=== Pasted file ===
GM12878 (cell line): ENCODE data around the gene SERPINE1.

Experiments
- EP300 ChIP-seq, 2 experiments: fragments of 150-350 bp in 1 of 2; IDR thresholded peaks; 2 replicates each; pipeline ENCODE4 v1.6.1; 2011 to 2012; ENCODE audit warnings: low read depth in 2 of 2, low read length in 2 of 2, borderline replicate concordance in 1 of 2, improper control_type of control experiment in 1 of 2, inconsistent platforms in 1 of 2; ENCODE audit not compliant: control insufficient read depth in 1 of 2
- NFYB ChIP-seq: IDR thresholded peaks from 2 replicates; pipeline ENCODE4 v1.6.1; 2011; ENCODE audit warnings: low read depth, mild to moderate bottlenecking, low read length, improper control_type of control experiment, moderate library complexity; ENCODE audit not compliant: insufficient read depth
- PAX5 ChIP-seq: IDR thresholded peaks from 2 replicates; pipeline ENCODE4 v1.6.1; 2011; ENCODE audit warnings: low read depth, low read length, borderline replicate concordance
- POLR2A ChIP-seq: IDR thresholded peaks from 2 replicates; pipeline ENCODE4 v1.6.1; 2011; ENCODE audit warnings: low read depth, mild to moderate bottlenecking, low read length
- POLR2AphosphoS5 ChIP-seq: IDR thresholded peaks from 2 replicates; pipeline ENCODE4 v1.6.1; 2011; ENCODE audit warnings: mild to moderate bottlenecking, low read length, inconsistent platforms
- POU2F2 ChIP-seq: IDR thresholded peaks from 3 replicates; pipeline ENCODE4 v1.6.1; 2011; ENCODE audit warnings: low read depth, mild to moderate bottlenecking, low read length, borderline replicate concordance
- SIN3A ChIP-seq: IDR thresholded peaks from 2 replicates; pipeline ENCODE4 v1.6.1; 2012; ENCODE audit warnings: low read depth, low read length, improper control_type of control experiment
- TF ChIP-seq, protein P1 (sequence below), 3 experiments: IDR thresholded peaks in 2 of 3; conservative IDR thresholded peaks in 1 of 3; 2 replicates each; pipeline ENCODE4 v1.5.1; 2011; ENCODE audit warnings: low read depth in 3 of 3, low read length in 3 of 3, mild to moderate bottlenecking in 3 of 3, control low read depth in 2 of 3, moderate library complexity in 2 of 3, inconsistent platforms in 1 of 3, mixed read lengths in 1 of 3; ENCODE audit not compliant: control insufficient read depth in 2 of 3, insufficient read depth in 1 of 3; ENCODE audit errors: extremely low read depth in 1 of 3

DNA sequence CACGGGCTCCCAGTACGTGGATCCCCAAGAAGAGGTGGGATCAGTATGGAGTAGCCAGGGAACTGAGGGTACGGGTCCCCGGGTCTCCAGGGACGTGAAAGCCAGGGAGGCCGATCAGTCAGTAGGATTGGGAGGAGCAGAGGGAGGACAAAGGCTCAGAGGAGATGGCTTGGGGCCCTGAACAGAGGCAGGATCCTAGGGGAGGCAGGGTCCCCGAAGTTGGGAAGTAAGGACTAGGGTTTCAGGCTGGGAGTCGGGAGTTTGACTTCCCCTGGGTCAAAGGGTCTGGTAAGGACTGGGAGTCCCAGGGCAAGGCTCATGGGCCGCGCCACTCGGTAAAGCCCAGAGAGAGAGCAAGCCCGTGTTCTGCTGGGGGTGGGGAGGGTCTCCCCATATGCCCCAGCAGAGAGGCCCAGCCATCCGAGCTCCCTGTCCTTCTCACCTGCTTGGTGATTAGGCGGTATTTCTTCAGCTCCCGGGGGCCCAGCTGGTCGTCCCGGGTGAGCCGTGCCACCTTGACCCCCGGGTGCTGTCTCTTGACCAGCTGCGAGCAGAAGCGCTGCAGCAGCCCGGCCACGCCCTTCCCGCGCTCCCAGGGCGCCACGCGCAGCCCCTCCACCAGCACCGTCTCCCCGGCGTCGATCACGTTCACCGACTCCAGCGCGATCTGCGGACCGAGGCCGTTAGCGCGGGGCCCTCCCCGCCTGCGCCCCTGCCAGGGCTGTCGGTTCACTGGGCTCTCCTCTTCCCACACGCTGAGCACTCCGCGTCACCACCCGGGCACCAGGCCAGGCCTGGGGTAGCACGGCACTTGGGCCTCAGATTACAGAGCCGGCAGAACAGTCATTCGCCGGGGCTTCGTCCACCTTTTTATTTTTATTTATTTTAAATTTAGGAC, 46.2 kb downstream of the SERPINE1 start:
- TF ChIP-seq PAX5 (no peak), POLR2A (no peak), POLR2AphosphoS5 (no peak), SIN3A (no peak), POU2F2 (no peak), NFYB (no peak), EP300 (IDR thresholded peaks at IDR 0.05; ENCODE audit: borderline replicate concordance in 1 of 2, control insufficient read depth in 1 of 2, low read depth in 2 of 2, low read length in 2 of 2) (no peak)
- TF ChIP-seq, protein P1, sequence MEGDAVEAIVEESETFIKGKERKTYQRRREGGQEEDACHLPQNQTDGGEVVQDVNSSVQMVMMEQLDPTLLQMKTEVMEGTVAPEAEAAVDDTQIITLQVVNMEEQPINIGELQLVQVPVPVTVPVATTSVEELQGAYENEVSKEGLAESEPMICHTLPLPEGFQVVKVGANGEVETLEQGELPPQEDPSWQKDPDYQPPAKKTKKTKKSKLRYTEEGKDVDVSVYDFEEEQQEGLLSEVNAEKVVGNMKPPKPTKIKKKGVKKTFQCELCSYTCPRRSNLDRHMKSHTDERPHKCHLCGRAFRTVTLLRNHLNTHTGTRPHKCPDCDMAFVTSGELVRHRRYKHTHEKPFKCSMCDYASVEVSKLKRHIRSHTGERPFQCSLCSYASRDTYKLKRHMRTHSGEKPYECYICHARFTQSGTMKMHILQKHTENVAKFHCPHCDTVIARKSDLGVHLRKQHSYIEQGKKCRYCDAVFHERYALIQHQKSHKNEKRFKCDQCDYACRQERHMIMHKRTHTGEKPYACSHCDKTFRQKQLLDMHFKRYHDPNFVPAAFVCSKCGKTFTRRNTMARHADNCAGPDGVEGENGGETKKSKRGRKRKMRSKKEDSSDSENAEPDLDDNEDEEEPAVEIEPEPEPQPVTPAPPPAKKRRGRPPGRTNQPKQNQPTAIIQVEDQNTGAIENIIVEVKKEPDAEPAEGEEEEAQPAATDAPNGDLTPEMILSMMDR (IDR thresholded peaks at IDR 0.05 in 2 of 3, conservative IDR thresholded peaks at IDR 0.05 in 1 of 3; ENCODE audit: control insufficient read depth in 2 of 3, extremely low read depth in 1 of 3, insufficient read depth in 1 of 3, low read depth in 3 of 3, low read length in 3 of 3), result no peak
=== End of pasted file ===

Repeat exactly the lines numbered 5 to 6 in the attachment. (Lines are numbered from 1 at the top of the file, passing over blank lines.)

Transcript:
- PAX5 ChIP-seq: IDR thresholded peaks from 2 replicates; pipeline ENCODE4 v1.6.1; 2011; ENCODE audit warnings: low read depth, low read length, borderline replicate concordance
- POLR2A ChIP-seq: IDR thresholded peaks from 2 replicates; pipeline ENCODE4 v1.6.1; 2011; ENCODE audit warnings: low read depth, mild to moderate bottlenecking, low read length